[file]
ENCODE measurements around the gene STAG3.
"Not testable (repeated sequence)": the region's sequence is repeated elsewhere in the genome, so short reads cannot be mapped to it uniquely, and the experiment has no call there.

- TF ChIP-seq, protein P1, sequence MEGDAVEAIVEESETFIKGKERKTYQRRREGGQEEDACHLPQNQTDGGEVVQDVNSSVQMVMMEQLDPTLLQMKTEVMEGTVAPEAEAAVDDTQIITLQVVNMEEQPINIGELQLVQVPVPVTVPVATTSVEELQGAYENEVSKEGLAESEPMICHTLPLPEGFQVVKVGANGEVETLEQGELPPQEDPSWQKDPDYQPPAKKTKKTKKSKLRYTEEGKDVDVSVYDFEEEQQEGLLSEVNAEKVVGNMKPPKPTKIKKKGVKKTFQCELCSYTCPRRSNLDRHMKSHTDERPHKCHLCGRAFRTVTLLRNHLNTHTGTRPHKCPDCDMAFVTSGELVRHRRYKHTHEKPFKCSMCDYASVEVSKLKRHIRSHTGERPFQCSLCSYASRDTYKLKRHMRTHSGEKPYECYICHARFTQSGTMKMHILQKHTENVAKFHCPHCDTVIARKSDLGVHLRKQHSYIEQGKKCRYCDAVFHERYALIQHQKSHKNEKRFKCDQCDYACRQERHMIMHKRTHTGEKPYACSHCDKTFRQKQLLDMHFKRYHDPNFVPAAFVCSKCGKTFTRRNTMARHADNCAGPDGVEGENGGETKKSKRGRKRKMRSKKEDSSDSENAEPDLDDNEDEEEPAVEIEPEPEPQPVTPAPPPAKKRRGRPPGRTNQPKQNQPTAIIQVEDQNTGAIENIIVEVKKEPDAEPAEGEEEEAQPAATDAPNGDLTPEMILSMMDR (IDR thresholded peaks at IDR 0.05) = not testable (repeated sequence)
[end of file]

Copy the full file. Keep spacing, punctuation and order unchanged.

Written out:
ENCODE measurements around the gene STAG3.
"Not testable (repeated sequence)": the region's sequence is repeated elsewhere in the genome, so short reads cannot be mapped to it uniquely, and the experiment has no call there.

- TF ChIP-seq, protein P1, sequence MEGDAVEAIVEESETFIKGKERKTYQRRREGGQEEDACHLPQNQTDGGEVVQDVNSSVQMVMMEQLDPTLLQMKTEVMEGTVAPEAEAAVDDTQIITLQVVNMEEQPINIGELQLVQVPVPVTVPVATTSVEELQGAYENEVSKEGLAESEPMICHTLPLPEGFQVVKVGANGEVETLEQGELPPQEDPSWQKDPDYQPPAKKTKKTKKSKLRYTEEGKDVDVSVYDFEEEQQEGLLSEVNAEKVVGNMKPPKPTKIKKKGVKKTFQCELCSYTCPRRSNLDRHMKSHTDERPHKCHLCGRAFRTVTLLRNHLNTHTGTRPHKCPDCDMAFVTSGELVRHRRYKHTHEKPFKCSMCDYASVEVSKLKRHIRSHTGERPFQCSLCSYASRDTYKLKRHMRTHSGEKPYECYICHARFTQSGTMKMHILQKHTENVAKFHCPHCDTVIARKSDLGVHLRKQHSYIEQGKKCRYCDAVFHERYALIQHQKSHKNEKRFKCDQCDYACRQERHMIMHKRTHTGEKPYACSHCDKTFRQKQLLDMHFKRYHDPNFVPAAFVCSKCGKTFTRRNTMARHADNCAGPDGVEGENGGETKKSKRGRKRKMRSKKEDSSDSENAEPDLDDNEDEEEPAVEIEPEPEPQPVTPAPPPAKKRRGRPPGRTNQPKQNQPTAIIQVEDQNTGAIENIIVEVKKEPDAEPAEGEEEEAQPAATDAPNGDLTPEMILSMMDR (IDR thresholded peaks at IDR 0.05) = not testable (repeated sequence)